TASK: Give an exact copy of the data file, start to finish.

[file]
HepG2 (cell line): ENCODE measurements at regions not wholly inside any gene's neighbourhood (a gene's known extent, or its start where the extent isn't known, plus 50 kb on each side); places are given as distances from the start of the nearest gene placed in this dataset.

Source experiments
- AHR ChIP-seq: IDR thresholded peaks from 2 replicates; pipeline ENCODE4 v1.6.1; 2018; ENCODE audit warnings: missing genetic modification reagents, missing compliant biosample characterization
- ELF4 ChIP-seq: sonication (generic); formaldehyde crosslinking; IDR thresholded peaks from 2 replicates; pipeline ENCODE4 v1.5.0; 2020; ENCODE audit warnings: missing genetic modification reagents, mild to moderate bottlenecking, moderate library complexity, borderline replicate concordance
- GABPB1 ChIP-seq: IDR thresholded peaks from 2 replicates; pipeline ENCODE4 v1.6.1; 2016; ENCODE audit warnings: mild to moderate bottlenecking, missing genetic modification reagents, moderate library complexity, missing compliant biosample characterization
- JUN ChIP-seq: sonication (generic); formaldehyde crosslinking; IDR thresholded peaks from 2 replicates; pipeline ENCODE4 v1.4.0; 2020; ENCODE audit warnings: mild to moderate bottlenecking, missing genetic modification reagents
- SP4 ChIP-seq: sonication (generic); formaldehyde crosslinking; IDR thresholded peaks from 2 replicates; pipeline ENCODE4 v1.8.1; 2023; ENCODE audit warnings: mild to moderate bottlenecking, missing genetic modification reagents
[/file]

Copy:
HepG2 (cell line): ENCODE measurements at regions not wholly inside any gene's neighbourhood (a gene's known extent, or its start where the extent isn't known, plus 50 kb on each side); places are given as distances from the start of the nearest gene placed in this dataset.

Source experiments
- AHR ChIP-seq: IDR thresholded peaks from 2 replicates; pipeline ENCODE4 v1.6.1; 2018; ENCODE audit warnings: missing genetic modification reagents, missing compliant biosample characterization
- ELF4 ChIP-seq: sonication (generic); formaldehyde crosslinking; IDR thresholded peaks from 2 replicates; pipeline ENCODE4 v1.5.0; 2020; ENCODE audit warnings: missing genetic modification reagents, mild to moderate bottlenecking, moderate library complexity, borderline replicate concordance
- GABPB1 ChIP-seq: IDR thresholded peaks from 2 replicates; pipeline ENCODE4 v1.6.1; 2016; ENCODE audit warnings: mild to moderate bottlenecking, missing genetic modification reagents, moderate library complexity, missing compliant biosample characterization
- JUN ChIP-seq: sonication (generic); formaldehyde crosslinking; IDR thresholded peaks from 2 replicates; pipeline ENCODE4 v1.4.0; 2020; ENCODE audit warnings: mild to moderate bottlenecking, missing genetic modification reagents
- SP4 ChIP-seq: sonication (generic); formaldehyde crosslinking; IDR thresholded peaks from 2 replicates; pipeline ENCODE4 v1.8.1; 2023; ENCODE audit warnings: mild to moderate bottlenecking, missing genetic modification reagents